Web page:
Tunisia. Violent crows erupted in December after a young
unemployed academic, Mohammed Bouazizi, set fire to himself
in protest of police seizing the vegetables he sold in the
absence of a job. Bouazizi was killed by the burns and
several people were killed in the subsequent demonstrations
against unemployment. Four opposition movements - Ettajdid
(Renewal), Democratic Forum for Work and Freedom (FDTL) and
two newly formed groups - were reported June 10 to have
joined the Alliance for Citizenship and Equality. According
to COUNTRYAAH, the
alliance, which combined various forms of socialism and
social democracy, among others, invited a national dialogue
on a transition to democracy.
Eight people were sentenced July 10 to prison sentences
of up to twelve years for encouraging terrorism. Two of them
were sentenced in their absence since moving abroad, one
reportedly to Sweden. The others claimed that they had been
tortured to be admitted to what they were accused of. About
1,000 people were in Tunisian detention centers and prisons,
accused or convicted of planning to join jihadists in Iraq
In an attempt to curb the so-called Jasmine Revolution,
which was now mainly directed at Prime Minister Ghannouchi
and former party faithful governors and chiefs of police
around the country, Parliament on February 9 passed
emergency legislation giving President Fouad Mebazaa
far-reaching powers. He declared that all parties would
become legal in a matter of days and that Tunisia would
ratify a host of international treaties that otherwise would
have been outside the country. Among other things. ICC, the
treaties against torture and degrading treatment and the
Human Rights Convention's supplement to political and social
rights. The curfew was lifted on February 15, although other
parts of the state of emergency remained in effect.
Meanwhile, the show continued around the country with the
old representatives of Ben Ali and RCD. On February 27,
Ghannouchi was finally forced to resign as prime minister.
He was replaced by Beji Caid el Sebsi. Sebsi was born in
1926 and was 84 years old. From the country's independence
in 1956, he occupied key posts under Bourguiba and then Ben
Ali. The opposition therefore regarded him as a continuation
of the RCD regime.
The deposition of Ben Ali was officially welcomed by the
United States and the European Union, though both have for
decades maintained close relations with the dictator and his
kleptocracy. Among other things. In January it was revealed
that the French Foreign Minister had been flown around
Tunisia in December on President Ben Ali's private plane
during a holiday in the country. Both the US and the EU fear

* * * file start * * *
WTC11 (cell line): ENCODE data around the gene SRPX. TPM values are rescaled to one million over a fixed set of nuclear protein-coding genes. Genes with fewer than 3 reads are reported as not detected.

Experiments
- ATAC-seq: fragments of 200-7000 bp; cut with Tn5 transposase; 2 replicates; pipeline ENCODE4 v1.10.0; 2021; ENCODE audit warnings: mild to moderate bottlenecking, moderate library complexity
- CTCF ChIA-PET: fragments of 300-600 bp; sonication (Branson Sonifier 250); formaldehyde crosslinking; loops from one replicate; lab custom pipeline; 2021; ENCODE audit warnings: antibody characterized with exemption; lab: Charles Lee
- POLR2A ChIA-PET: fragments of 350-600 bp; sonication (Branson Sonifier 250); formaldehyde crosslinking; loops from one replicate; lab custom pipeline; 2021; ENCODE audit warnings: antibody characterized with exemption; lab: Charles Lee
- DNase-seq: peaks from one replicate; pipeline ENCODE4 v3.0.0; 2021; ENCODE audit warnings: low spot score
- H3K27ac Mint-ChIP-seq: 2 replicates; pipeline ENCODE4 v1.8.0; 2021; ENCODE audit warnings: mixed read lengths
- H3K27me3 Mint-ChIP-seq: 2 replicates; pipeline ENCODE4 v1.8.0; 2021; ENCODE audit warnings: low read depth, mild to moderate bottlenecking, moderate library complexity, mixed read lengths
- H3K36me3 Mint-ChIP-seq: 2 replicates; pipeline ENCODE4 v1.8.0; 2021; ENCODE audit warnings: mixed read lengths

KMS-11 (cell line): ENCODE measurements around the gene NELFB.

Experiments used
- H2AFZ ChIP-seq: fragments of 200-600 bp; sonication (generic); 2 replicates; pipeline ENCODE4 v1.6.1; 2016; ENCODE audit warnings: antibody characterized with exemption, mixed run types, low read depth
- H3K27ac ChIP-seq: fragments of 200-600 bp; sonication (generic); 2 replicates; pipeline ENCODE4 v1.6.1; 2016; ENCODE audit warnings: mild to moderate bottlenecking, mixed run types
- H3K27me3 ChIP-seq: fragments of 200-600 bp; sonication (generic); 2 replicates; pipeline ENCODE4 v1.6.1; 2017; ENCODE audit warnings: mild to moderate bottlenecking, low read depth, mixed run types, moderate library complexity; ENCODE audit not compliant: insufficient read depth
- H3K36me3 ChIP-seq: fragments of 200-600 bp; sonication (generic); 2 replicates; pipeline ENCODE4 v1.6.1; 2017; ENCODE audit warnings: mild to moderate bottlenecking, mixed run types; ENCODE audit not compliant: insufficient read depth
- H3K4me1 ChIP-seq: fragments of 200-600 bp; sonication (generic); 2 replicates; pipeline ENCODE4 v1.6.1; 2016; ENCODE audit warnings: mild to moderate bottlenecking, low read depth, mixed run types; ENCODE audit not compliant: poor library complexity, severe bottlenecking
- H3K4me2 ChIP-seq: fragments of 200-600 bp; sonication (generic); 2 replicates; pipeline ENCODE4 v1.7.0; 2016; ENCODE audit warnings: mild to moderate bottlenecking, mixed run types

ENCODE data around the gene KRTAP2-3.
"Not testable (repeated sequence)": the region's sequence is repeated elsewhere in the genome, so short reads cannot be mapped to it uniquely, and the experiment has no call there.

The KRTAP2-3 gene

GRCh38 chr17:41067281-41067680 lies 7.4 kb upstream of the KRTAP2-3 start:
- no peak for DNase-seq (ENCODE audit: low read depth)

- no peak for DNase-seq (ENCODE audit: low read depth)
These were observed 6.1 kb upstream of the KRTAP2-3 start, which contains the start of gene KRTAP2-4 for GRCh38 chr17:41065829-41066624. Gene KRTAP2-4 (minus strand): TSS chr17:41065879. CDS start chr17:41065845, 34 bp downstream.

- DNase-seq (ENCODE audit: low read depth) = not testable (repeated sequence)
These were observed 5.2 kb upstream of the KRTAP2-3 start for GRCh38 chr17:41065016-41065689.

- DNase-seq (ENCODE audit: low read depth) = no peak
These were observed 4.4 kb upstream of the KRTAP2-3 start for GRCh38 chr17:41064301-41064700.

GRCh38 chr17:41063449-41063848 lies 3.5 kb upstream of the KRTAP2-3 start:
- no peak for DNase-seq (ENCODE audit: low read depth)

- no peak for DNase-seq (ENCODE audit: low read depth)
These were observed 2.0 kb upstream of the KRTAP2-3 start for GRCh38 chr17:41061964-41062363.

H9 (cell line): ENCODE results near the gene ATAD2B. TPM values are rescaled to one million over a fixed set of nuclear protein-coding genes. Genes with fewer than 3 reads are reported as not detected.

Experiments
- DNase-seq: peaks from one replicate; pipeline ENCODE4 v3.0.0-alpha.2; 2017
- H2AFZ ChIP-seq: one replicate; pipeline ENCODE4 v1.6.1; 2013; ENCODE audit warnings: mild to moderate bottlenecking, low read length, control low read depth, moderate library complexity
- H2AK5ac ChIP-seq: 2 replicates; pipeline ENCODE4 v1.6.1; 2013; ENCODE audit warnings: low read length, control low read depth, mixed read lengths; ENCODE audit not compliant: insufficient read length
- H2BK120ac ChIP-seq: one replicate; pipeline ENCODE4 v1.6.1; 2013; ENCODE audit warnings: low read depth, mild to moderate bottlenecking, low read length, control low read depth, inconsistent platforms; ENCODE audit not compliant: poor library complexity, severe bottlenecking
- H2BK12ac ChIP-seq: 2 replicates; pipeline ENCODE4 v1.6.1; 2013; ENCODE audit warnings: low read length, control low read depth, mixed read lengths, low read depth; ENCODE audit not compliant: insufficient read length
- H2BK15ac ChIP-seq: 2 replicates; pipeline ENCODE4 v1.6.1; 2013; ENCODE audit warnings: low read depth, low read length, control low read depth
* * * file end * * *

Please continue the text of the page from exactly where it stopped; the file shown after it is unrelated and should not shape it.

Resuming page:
that the introduction of democracy in Tunisia will lead to a
government that will not as uncritically support the US and
EU interests in the Middle East and North Africa. Even
worse, however, was that the rebellion Tunisia spread to
Egypt, Morocco, Jordan, Yemen, Bahrain and Libya who all
housed dictators who served the US and EU political
interests in the area.
In March-June, hundreds of thousands of refugees from
Libya poured into Tunisia. A large number of them were guest
workers who had worked in Libya and were now being
reprisaled during the civil war between the Libyan
government and rebels.
In October elections were held for the country's
constitutional assembly. The major victor of the election
became the right-wing and moderately Islamist Ennahda party,
which got 37% of the vote. 14 other parties got elected
members, but they all got less than 10% of the vote. Eight
independent candidates were elected, but almost a third of
the votes went to lists that did not obtain representation.
The election was a big disappointment for the country's
secular forces, which pointed to Ennahda's electoral
victory, among other things. was due to massive funding from
the Islamist dictatorships around the Persian Gulf.
In December 2011, Moncef Marzouki of the secular party
CPR was elected President of the Constitutional Assembly
with 155 votes in favor, 3 against and 42 blank. Marzouki is
a trained medical doctor and in 1993 founded a human rights
organization in protest against the Ben Ali regime's attack
on the opposition. In 2001, he formed a political party,
which was immediately banned. Marzouki went into exile in
France and only returned in 2011 after Ben Ali's departure.
Immediately after his accession, President Hamadi Jebali
from Ennahda appointed to the post of Prime Minister.
In May 2012, the Justice Department dismissed 82 judges
and accused them of corruption. Nine of them were probably
reinstated in their posts 1 month later, but in September,
the Supreme Judicial Council removed or moved 700 judges.
The Judicial Council lived its own life when the
Constitutional Assembly could not agree to replace the
remnants of Ben Ali's time with a transitional council. Not
until April 2013 did the Assembly appoint a Supreme Counsel
to appoint, promote, transfer and discipline the nation's
judges - pending a new constitution.